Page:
Not only is Secure Boot not harmful, it can be greatly beneficial, both at home and at work. For businesses, it can help to enforce security policies. If users are able to plug in their own hard disks and boot into unauthorized operating systems, they could bypass restrictions on which software can be run, what sort of network access is permitted and so forth. If the IT department uses Secure Boot and a password protects the UEFI settings, to prevent them from being tampered with the potential for data leaks is greatly reduced.

For home users, Secure Boot can protect your security in a different way. Here, the major risk isn’t from corporate spies, but from malware. Specifically, Secure Boot protects your system against rootkit type infections that infect the bootloader and effectively make themselves hypervisors for the operating system. Secure Boot stops infections like this in their tracks by refusing to execute unrecognised startup code.

Description: Windows 8 security detailed Turning secure boot on and off on a Windows 8 PC

Windows 8 security detailed Turning secure boot on and off on a Windows 8 PC

Before we go overboard singing the praises of Secure Boot, there’s one catch we must point out. We mentioned above that Secure Boot could be disabled on x86 hardware. However, if you buy an ARM-based Windows RT device, you won’t be able to disable Secure Boot: on this platform, the feature is permanently locked on, and all third-party bootloaders are strictly banned. You can see why Microsoft insists on this: it ensures that consumer tablets provide a completely seamless and consistent experience, with no possibility of malware or confusing multiple environments. However, it’s bad news for anyone hoping to install Android or Linux on Windows tablet hardware.

What’s in a name?

The rise of UEFI raises questions about terminology. Some motherboard manufactures have taken to referring to their UEFI offerings as sporting a “UEFI BIOS”. Arguably, this is misleading, since the UEFI system completely replaces the classic PC BIOS.

However, the combination of UEFI and the underpinning firmware does constitute a “basic input and output system”, albeit not of the specific sort that’s typically referred to by the term “BIOS”. Alternately, you might take the view that the firmware itself is a BIOS, and the UEFI is merely a shell that sits on top of it. Either way, the use of the term BIOS isn’t exactly wrong, and as long as the term UEFI is present as well, the meaning should be clear.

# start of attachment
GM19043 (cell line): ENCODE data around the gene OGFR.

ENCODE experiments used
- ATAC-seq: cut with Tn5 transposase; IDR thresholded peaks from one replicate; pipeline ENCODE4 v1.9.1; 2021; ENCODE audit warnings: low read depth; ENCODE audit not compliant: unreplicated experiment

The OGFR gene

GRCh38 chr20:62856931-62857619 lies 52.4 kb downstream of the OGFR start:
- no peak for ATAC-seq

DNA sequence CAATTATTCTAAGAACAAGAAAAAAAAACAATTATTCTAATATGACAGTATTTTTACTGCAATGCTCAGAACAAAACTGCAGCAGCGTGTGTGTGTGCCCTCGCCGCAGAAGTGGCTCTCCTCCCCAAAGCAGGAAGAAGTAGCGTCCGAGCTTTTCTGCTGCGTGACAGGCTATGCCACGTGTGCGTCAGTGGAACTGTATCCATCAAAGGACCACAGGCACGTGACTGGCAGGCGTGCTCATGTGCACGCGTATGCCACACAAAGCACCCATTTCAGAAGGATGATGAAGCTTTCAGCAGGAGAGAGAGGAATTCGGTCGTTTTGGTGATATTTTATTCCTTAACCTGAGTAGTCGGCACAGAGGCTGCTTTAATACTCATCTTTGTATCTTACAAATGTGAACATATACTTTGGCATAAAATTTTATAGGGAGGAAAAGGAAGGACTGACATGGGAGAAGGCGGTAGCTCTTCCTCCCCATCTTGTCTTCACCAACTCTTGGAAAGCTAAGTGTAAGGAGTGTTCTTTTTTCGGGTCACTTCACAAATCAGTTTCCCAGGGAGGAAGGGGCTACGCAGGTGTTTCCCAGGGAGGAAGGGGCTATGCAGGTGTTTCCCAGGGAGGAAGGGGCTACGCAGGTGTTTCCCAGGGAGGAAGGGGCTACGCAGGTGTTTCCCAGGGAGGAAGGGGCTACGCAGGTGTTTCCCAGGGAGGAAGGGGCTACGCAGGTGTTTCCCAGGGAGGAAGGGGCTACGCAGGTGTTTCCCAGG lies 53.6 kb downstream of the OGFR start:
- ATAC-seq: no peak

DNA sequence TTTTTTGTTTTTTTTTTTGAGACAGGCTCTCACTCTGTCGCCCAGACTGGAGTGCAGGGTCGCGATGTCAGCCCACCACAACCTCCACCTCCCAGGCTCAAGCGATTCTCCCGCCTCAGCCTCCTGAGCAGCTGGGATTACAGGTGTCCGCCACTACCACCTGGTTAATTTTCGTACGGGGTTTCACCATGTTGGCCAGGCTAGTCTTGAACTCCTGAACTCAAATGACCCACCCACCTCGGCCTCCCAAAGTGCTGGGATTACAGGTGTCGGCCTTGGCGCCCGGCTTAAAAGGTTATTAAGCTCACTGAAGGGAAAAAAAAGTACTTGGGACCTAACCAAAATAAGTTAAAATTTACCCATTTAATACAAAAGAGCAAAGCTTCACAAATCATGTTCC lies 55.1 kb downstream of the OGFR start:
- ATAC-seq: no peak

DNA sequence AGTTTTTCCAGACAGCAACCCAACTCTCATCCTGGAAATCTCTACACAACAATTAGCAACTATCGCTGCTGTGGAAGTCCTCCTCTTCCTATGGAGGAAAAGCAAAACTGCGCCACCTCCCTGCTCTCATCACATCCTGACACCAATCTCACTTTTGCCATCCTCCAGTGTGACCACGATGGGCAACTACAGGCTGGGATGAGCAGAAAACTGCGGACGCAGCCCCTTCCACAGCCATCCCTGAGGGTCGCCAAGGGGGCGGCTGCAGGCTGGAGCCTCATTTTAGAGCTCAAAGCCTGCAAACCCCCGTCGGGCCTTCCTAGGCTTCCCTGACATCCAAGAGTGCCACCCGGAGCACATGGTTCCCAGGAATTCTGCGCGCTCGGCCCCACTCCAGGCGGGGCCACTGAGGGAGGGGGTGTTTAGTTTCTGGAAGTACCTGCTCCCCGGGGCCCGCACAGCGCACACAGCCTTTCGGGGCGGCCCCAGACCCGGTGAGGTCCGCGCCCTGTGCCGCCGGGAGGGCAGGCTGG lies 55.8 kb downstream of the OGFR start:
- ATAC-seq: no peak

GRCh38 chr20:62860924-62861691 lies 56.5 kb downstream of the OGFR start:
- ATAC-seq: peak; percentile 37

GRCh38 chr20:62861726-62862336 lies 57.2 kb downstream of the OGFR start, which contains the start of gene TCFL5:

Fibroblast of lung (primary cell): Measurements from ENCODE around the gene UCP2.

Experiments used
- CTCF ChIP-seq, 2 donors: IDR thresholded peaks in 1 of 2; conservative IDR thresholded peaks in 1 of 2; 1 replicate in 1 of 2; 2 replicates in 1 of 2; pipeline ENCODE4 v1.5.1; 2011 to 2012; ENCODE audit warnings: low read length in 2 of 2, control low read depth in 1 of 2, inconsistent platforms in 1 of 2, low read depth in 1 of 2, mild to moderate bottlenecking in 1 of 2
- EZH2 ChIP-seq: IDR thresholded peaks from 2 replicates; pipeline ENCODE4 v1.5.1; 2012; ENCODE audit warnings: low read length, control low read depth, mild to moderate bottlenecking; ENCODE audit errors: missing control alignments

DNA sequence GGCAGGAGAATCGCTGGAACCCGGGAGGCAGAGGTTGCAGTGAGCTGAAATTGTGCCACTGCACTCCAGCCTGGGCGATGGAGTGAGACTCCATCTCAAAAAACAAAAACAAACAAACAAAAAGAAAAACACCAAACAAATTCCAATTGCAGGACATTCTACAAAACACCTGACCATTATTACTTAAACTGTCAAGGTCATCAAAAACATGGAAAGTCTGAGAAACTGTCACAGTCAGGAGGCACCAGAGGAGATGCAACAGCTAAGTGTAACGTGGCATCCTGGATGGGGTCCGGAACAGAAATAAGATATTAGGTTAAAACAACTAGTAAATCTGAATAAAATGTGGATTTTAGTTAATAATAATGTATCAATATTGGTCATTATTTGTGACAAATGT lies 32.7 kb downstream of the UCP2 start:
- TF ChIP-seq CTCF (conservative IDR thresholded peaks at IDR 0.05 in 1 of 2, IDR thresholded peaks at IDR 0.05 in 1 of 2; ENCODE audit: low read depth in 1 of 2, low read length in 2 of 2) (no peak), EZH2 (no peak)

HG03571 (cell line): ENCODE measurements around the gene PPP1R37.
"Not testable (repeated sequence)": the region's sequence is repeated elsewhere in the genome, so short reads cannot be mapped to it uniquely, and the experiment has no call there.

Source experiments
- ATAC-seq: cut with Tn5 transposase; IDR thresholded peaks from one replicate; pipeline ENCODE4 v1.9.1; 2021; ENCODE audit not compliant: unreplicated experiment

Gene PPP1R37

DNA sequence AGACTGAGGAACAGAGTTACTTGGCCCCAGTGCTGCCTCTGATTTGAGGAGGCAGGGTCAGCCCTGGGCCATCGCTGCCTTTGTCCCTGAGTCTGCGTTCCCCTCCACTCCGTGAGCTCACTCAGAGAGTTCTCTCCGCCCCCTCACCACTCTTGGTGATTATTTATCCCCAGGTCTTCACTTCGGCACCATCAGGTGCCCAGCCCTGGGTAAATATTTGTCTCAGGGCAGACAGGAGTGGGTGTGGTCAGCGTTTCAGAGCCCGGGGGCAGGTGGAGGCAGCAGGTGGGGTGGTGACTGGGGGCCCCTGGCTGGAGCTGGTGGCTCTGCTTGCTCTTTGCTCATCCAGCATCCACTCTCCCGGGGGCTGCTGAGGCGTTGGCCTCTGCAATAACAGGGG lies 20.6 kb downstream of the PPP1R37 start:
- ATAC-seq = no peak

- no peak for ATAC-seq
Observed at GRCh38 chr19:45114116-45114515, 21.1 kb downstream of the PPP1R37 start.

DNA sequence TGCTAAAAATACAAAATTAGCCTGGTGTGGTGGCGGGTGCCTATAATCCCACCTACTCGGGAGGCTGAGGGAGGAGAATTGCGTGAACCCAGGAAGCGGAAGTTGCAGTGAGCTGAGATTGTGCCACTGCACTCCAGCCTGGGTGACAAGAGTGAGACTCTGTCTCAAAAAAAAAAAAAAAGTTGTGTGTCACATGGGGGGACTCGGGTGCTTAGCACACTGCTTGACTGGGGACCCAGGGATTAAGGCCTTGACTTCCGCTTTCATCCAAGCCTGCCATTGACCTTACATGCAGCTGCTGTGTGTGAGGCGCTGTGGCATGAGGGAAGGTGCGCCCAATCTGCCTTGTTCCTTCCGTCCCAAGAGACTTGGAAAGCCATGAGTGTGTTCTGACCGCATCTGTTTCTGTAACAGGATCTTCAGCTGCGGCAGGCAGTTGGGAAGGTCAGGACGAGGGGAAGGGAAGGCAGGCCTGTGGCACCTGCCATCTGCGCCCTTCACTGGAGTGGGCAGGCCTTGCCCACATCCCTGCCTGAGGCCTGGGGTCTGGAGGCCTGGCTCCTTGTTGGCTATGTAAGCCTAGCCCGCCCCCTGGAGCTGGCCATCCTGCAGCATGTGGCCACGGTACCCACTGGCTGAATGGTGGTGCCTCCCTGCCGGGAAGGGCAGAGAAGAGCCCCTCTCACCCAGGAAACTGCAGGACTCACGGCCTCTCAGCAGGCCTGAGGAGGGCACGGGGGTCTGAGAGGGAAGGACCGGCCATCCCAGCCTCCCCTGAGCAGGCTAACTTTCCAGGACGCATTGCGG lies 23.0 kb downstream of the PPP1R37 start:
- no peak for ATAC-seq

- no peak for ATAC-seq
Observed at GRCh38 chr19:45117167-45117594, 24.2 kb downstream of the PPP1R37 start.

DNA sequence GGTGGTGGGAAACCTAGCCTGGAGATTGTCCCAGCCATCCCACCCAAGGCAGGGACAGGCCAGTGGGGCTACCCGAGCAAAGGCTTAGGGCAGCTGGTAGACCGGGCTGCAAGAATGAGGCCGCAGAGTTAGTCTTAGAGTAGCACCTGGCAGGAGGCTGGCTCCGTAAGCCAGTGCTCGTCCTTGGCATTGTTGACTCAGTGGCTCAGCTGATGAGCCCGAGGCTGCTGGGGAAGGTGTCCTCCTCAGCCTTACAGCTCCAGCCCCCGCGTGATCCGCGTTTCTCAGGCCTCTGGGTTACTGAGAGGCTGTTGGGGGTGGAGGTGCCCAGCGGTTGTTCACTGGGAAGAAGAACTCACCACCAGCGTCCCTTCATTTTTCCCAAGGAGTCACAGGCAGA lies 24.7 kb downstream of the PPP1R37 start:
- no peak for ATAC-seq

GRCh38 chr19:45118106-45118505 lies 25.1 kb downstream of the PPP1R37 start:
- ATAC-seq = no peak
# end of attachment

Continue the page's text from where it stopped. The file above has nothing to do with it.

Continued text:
Another question is how to pronounce UEFI. Although the Unified EFI Forum has published voluminous standards material, it hasn’t provided any official guidance on this burning issue. Here at PC Pro we tend to say “weffy”, but it’s been reported that Microsoft internally spells the term out as “U-E-F-I”. Another possibility is “you-fee”, or perhaps, for football fans, “you-eh-fee”. Whichever pronunciation you choose, get used to defending it: if the ongoing lack of consensus on “SATA” is any guide, pronunciation arguments over UEFI will probably be with us for at least as long as the technology itself.


Top 10
- Microsoft Visio 2013 : Adding Structure to Your Diagrams - Finding containers and lists in Visio (part 2) - Wireframes,Legends
- Microsoft Visio 2013 : Adding Structure to Your Diagrams - Finding containers and lists in Visio (part 1) - Swimlanes
- Microsoft Visio 2013 : Adding Structure to Your Diagrams - Formatting and sizing lists
- Microsoft Visio 2013 : Adding Structure to Your Diagrams - Adding shapes to lists
- Microsoft Visio 2013 : Adding Structure to Your Diagrams - Sizing containers
- Microsoft Access 2010 : Control Properties and Why to Use Them (part 3) - The Other Properties of a Control
- Microsoft Access 2010 : Control Properties and Why to Use Them (part 2) - The Data Properties of a Control
- Microsoft Access 2010 : Control Properties and Why to Use Them (part 1) - The Format Properties of a Control
- Microsoft Access 2010 : Form Properties and Why Should You Use Them - Working with the Properties Window
- Microsoft Visio 2013 : Using the Organization Chart Wizard with new data
Video Sports
- The Banner Saga 2 [PS4/XOne/PC] PC Launch Trailer
- Welkin Road [PC] Early Access Trailer
- 7th Dragon III Code: VFD [3DS] Character Creation Trailer
- Human: Fall Flat [PS4/XOne/PC] Coming Soon Trailer
- Battlefleet Gothic: Armada [PC] Eldar Trailer
- Neon Chrome [PS4/XOne/PC] PC Release Date Trailer
- Rocketbirds 2: Evolution [Vita/PS4] Launch Trailer
- Battleborn [PS4/XOne/PC] 12 Min Gameplay Trailer
- 7 Days to Die [PS4/XOne/PC] Console Trailer
- Total War: Warhammer [PC] The Empire vs Chaos Warriors Gameplay Trailer
- Umbrella Corps [PS4/PC] Mercenary Customization Trailer
- Niten [PC] Debut Trailer
- Stellaris [PC] Aiming for the Stars - Dev. Diary Trailer #1
- LawBreakers [PC] Dev Diary #4: Concept Art Evolutions
programming4us programming4us